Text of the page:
Some ethnographers argue that we should go further still and put ourselves in the customer’s shoes. Quite literally. Patricia Moore, an industrial designer working in New York in the 70’s, famously spent three years intermittently dressed as an old woman, plugging her ears, blurring her glasses and fostering a stoop, in order to better empathise with the challenges faced by an elderly audience. As a result, she developed (among other things) a thicker handled potato peeler; an easier product for people with weaker joints.
This empathetic approach is deeply admirable. But it’s also an expensive way to optimise a potato peeler. It brings to mind a comment that Laurence Olivier made to Dustin Hoffman, whose intense method acting on the film 'Marathon Man' drove him to stay up for 72 hours to feel a deeper affinity with his strung-out character. Olivier drily remarked: “My dear boy, why don’t you just try acting?”
Perhaps there’s an even simpler way of imagining what it’s like inside other people’s heads?
A novel approach
In his book ‘What is Art?’, the Russian writer Leo Tolstoy proposed that the best route to understand what’s going on in the minds of others is the novel. His book ‘Anna Karenina’, for example, was partly an exercise in helping readers empathise not only with Anna but also with the surprisingly tender inner life of her seemingly callous husband Karenin.
His notion was that literature can act, in essence, as a time machine and teleportation device, putting us through infinitely more situations than we could ever hope to experience in one lifetime (or witness through a two-way mirror). In the space of a few hours, a novel can allow us to peer into the inner life of someone losing their job, a teenager in love, or a religious fanatic.
Before corralling a slightly awkward group of ABC1s in a sitting room in Slough, we might assemble a dream team of some of history’s most insightful thinkers. What might a focus group of Dickens, Shakespeare, Woolf, Aristotle or de Beauvoir have had to say about the unmet needs of your customers?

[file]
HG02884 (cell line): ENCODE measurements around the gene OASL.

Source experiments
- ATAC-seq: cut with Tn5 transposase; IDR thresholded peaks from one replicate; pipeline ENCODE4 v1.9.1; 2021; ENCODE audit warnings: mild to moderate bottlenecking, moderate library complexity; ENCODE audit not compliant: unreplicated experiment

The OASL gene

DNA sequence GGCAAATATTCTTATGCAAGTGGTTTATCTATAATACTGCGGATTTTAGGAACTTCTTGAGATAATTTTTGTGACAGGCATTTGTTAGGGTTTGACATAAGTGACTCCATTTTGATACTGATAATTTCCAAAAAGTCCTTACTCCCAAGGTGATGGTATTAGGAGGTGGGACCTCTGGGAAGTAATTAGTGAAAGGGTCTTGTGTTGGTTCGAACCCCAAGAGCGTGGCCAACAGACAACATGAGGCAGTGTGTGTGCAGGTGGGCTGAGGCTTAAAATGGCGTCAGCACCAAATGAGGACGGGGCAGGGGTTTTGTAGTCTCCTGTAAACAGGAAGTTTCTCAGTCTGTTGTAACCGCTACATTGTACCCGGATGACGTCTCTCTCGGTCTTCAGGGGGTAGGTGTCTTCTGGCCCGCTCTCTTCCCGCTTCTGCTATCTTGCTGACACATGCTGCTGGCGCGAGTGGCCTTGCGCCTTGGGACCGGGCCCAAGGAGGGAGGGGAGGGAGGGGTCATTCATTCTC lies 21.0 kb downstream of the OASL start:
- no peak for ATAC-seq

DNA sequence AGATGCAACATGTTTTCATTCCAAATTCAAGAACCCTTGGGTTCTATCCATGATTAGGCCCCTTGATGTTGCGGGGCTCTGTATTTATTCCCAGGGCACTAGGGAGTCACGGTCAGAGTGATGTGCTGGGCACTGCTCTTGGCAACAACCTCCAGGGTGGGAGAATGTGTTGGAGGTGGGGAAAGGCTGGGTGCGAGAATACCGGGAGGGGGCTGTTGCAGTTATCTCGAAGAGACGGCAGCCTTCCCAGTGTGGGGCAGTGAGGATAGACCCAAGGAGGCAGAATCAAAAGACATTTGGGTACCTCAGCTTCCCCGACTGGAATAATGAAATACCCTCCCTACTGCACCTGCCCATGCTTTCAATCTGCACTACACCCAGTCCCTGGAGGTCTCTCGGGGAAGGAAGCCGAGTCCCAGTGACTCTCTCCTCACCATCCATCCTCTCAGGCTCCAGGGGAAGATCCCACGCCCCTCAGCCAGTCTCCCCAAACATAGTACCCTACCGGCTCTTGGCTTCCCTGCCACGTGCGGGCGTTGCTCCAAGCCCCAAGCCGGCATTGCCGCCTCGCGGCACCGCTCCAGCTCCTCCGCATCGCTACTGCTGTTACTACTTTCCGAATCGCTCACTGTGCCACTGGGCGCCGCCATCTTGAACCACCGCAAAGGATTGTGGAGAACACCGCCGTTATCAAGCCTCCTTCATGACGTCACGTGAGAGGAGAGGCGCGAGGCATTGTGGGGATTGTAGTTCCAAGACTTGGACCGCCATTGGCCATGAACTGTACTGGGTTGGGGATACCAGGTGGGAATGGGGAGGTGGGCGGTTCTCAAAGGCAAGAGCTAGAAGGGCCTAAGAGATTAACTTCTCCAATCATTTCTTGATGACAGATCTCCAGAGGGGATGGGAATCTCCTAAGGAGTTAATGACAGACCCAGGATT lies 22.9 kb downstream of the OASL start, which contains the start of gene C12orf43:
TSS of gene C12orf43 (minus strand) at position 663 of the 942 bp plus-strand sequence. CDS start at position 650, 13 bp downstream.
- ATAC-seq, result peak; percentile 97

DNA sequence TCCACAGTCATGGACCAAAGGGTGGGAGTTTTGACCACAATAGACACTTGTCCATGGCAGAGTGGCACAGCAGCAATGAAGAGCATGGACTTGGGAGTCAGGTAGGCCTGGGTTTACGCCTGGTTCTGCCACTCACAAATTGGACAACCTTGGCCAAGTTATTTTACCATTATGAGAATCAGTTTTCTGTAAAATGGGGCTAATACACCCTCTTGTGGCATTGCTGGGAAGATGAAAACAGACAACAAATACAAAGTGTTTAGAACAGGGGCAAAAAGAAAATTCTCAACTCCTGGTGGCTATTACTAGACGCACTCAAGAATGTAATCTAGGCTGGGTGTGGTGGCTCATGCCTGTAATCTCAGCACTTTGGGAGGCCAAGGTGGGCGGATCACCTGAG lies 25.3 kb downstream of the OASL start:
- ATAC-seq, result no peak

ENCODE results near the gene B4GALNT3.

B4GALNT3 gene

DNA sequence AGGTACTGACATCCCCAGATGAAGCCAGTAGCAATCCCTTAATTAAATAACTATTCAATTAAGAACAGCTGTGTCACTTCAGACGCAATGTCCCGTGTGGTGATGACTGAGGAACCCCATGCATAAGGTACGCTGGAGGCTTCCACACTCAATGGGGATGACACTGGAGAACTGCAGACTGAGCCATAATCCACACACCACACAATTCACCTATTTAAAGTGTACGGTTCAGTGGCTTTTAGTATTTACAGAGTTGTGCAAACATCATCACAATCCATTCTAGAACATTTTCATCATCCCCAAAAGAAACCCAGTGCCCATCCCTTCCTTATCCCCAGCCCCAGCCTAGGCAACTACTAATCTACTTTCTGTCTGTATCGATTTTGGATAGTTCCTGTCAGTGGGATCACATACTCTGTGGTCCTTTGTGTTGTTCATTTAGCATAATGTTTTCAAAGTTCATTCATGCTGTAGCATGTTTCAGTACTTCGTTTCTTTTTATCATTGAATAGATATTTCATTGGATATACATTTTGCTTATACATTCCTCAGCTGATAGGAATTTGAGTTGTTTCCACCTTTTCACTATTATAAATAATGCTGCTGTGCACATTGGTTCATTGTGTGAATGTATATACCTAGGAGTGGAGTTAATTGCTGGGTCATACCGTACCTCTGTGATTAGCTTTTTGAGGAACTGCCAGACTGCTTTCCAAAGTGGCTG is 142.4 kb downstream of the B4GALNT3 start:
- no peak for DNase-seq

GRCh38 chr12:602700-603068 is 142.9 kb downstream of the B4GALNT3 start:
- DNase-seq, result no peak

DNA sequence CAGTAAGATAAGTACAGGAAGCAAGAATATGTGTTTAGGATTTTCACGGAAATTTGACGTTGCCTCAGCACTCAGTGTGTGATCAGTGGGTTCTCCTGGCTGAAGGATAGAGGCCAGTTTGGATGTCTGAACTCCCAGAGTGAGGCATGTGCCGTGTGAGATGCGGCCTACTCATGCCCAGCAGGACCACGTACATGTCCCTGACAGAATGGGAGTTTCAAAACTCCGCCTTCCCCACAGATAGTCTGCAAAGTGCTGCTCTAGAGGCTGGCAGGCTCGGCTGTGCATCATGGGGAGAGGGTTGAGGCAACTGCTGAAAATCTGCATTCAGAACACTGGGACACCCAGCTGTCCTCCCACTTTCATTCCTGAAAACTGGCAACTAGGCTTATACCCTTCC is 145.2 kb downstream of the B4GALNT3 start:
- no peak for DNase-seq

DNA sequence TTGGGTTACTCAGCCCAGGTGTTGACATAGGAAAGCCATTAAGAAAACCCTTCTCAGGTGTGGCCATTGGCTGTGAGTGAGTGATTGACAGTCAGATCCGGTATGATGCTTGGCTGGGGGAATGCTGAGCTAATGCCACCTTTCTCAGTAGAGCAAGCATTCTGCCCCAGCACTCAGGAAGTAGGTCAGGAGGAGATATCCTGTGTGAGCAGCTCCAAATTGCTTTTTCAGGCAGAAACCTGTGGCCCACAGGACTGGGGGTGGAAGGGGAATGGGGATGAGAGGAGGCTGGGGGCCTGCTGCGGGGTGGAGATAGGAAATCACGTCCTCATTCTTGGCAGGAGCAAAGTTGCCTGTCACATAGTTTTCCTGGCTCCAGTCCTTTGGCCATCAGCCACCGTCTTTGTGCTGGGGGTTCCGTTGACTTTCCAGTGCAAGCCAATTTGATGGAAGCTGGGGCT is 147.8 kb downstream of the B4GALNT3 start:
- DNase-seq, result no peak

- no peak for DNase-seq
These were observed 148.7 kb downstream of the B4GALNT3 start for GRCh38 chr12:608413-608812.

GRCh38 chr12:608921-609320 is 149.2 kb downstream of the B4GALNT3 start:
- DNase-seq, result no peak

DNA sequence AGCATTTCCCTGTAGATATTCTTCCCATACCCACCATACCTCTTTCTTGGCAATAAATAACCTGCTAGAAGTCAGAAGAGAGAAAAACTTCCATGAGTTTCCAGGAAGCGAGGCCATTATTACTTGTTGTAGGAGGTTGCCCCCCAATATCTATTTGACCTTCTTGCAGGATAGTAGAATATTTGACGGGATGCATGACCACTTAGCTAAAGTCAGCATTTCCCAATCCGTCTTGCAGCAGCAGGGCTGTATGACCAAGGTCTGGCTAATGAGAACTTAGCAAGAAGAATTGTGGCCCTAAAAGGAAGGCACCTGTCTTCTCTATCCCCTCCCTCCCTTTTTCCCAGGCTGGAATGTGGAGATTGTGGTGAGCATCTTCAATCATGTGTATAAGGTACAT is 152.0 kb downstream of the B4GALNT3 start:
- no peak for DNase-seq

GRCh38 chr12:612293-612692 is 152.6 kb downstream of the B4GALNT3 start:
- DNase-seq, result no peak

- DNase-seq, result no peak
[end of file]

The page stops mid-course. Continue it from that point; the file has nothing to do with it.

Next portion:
In addition to the standard techniques, an agency operating through the lens of literature might offer clients a reading list of novels, helpfully curated by theme and audience. ‘King Lear’ might help RSA understand the potential pitfalls for retirees planning their financial legacy, ‘The Rachel Papers’ might help Lynx empathise with young men pursuing a first romance, ‘Huckleberry Finn’ or ‘Don Quixote’ might help Facebook develop tools that foster deeper friendships.
The myth remains that in order for an insight to be 'actionable' we need a statistically sound survey of thousands to verify that what we’ve observed truly represents the will of the people. Taking an insight from a mere book seems foolhardy by comparison. But as history has repeatedly shown, just because a lot of people say something, doesn’t make it true.
Sometimes, the most helpful insights are right in front of us, hiding in plain sight. They might have been there for hundreds of years. On a bookshelf.
Ewen Haldane is business director at The School of Life.